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BENNO TRÜTKEN

The trouble with elections – elections and their influence on civic participation

Diplom Geograph Benno Trütken

Benno Trütken is a political consultant specialized in advising communities and participation. Together with the “ forum b” network he provides strategic consultancy and carries out civic participation processes; his special strength is the method “Citizen jury” (see also the citizen juries for “Children to the centre” - awarded an ÖGUT-environmental prize in 2005).

Contact: BTruetken(at)zukunft-vor-ort.de oder www.zukunft-vor-ort.de

At community level decisions with far-reaching consequences for residents' lives are taken – but not everyone realizes what is going on. In the case of issues like rebuilding the school or reorganizing traffic in the centre it's pretty clear, though; here people want a say, and sometimes they are given some. Politicians are particularly willing to discuss things shortly before a local election.

What happens to the results of discussions once the election is over?

In a large city in North Germany the issue of how to redesign a square in the centre, and how to reorganize the traffic there, aroused a great deal of interest over a period of years. At this stage different modes of transport were separated: motor traffic was at ground level, while pedestrians crossed the square underground; apart from its function as a street, the square was primarily used as a bus station. Various people suggested swapping modes of transport round – pedestrians should cross the square at ground level, and motor traffic pass through a new tunnel.

In this situation the city council decided to carry out a structured civic participation process. The local people around the square were invited to a future workshop, to develop ideas for their surroundings and thus have a chance of securing their livelihood. Juvenile users were brought in by way of a future workshop at a school. Apart from involving these target groups, the process provided for cross-sectional participation: 129 residents of the city, selected at random and ranging in age from 16 to 82, accepted the Mayor's invitation to take part in four days of consultation on the future of this central square.  They were divided into six study groups, each of which was confronted with the ideas of the local people and the youngsters, plus information from various experts, representatives of special interests and local politicians (this took up 16 study periods in all). In small groups of constantly changing composition they then compared this background with their own everyday experience; after 32 hours' discussion they presented recommendations for the policy-makers concerned.

Clear results – implementation unclear

The final result was clear: the core recommendation was to clear the square of cars (80 % in favour) and restructure the square to separate the bus station from the general-purpose public space.

The results were presented to the policy-makers concerned and to the general public a few weeks before the election. The media were full of praise for the job done by the citizen jurors. The subsequent election altered the majority on the council, and the issue of redesigning the square was downgraded. Supplementary reports by experts were commissioned, followed by a steering committee to draw up a master plan. Then the new majority remembered the citizen jury's work, and invited two of the jurors to join the steering committee as advisers.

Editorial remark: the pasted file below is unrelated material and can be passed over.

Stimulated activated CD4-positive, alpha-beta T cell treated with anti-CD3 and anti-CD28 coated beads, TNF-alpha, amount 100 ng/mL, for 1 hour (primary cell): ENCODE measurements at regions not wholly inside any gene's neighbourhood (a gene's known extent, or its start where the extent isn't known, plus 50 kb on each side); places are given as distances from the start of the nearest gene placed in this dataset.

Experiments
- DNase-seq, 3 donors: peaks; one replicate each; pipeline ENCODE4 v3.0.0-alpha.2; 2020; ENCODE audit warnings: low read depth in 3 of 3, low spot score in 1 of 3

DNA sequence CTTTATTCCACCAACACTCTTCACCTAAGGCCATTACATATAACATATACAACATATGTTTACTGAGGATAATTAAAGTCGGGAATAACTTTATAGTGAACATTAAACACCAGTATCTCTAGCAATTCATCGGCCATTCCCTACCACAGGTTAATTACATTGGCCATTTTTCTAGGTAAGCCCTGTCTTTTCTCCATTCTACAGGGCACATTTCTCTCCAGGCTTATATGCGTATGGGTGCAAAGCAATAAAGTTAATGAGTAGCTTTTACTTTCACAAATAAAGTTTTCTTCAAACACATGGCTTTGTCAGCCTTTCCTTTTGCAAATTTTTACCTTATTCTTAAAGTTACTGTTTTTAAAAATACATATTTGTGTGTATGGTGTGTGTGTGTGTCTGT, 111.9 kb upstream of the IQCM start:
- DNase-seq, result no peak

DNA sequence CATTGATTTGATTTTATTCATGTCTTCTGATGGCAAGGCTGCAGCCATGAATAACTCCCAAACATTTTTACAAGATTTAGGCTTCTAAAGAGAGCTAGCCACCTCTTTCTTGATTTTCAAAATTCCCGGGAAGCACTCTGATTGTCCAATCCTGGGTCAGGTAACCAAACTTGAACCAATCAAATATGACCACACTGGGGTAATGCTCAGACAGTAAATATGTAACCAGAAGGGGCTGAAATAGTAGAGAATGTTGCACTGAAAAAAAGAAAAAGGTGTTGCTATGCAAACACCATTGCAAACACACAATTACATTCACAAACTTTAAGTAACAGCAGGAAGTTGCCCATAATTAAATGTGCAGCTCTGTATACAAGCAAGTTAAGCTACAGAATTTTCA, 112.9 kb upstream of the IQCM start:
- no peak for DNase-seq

In the meantime another election was held. Turnout went down again, and the majority on the council changed once more. It remains to be seen how important the issue of redesigning the square will be for the new council.

It needn't be that way!

Since this episode “forum b” has made it a rule to include a provision in the contract for every project stipulating an interim report on the implementation of the results. In the capital of an Austrian province financial constraints ruled out the immediate realization of the measures proposed by a citizen jury. As a preliminary step core demands were fulfilled; further implementation was postponed to a later date. The interim report contracted for took the form – a year later, after a local election – of a public presentation that all those who had participated in the process and all those interested were invited to. In spite of (or possibly because of) the limited extent of implementation, there was applause for the alderman responsible at the end of the presentation. Meanwhile plans for the second phase of implementation are going ahead, and a third phase is envisaged – an exemplary way of handling the results worked out by a citizen jury.

Conclusion: a structured process of civic participation leading to clear results in no way guarantees that these results will be implemented. If no lobby for implementation goes into action after an election, there may be no impetus to take the necessary steps. This can happen to non-participatory projects too – but in that case there is no snub to participating citizens. While consultative elements cannot and should not take the place of the bodies responsible in a representative democracy, the time and effort invested by the citizens taking part deserves more than just laudatory utterances as a reward, otherwise people's disenchantment with politics will grow. Contractual agreements to present an interim report are helpful here. If the citizens invited to take part in such a process are told that a report on how their recommendations are implemented is stipulated in the contract, they do not have a guarantee of implementation – that is not what they want – but they can be sure that their work will receive due recognition.

Benno Trütken

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